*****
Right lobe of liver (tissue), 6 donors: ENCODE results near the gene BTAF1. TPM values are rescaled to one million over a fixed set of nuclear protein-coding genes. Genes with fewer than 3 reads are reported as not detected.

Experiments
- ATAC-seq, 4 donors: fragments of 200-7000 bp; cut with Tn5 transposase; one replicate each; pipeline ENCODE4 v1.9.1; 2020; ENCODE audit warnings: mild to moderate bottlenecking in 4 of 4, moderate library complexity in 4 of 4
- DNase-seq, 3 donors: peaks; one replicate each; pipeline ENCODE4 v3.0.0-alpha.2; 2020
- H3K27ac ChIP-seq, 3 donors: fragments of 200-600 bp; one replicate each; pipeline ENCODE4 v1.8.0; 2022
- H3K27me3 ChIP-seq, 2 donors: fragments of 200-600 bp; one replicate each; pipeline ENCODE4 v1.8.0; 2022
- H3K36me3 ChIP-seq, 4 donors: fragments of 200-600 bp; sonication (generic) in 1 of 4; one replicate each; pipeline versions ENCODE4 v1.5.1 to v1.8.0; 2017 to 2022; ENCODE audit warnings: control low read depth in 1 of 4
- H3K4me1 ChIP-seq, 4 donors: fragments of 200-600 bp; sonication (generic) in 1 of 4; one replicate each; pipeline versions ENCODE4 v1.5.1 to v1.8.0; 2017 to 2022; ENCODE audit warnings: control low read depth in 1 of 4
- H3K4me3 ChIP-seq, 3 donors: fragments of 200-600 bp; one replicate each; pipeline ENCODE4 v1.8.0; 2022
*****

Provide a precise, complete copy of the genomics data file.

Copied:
Right lobe of liver (tissue), 6 donors: ENCODE results near the gene BTAF1. TPM values are rescaled to one million over a fixed set of nuclear protein-coding genes. Genes with fewer than 3 reads are reported as not detected.

Experiments
- ATAC-seq, 4 donors: fragments of 200-7000 bp; cut with Tn5 transposase; one replicate each; pipeline ENCODE4 v1.9.1; 2020; ENCODE audit warnings: mild to moderate bottlenecking in 4 of 4, moderate library complexity in 4 of 4
- DNase-seq, 3 donors: peaks; one replicate each; pipeline ENCODE4 v3.0.0-alpha.2; 2020
- H3K27ac ChIP-seq, 3 donors: fragments of 200-600 bp; one replicate each; pipeline ENCODE4 v1.8.0; 2022
- H3K27me3 ChIP-seq, 2 donors: fragments of 200-600 bp; one replicate each; pipeline ENCODE4 v1.8.0; 2022
- H3K36me3 ChIP-seq, 4 donors: fragments of 200-600 bp; sonication (generic) in 1 of 4; one replicate each; pipeline versions ENCODE4 v1.5.1 to v1.8.0; 2017 to 2022; ENCODE audit warnings: control low read depth in 1 of 4
- H3K4me1 ChIP-seq, 4 donors: fragments of 200-600 bp; sonication (generic) in 1 of 4; one replicate each; pipeline versions ENCODE4 v1.5.1 to v1.8.0; 2017 to 2022; ENCODE audit warnings: control low read depth in 1 of 4
- H3K4me3 ChIP-seq, 3 donors: fragments of 200-600 bp; one replicate each; pipeline ENCODE4 v1.8.0; 2022